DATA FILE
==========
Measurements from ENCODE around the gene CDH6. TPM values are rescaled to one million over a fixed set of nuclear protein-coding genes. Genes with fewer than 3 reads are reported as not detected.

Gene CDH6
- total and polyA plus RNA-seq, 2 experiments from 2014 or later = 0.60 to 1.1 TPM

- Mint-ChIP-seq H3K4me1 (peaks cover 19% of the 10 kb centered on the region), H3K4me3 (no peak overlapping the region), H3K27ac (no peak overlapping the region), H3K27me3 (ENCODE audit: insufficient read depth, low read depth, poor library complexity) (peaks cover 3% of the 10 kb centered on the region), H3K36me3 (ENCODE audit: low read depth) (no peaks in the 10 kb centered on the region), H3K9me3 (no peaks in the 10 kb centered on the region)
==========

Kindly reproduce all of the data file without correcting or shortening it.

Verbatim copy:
Measurements from ENCODE around the gene CDH6. TPM values are rescaled to one million over a fixed set of nuclear protein-coding genes. Genes with fewer than 3 reads are reported as not detected.

Gene CDH6
- total and polyA plus RNA-seq, 2 experiments from 2014 or later = 0.60 to 1.1 TPM

- Mint-ChIP-seq H3K4me1 (peaks cover 19% of the 10 kb centered on the region), H3K4me3 (no peak overlapping the region), H3K27ac (no peak overlapping the region), H3K27me3 (ENCODE audit: insufficient read depth, low read depth, poor library complexity) (peaks cover 3% of the 10 kb centered on the region), H3K36me3 (ENCODE audit: low read depth) (no peaks in the 10 kb centered on the region), H3K9me3 (no peaks in the 10 kb centered on the region)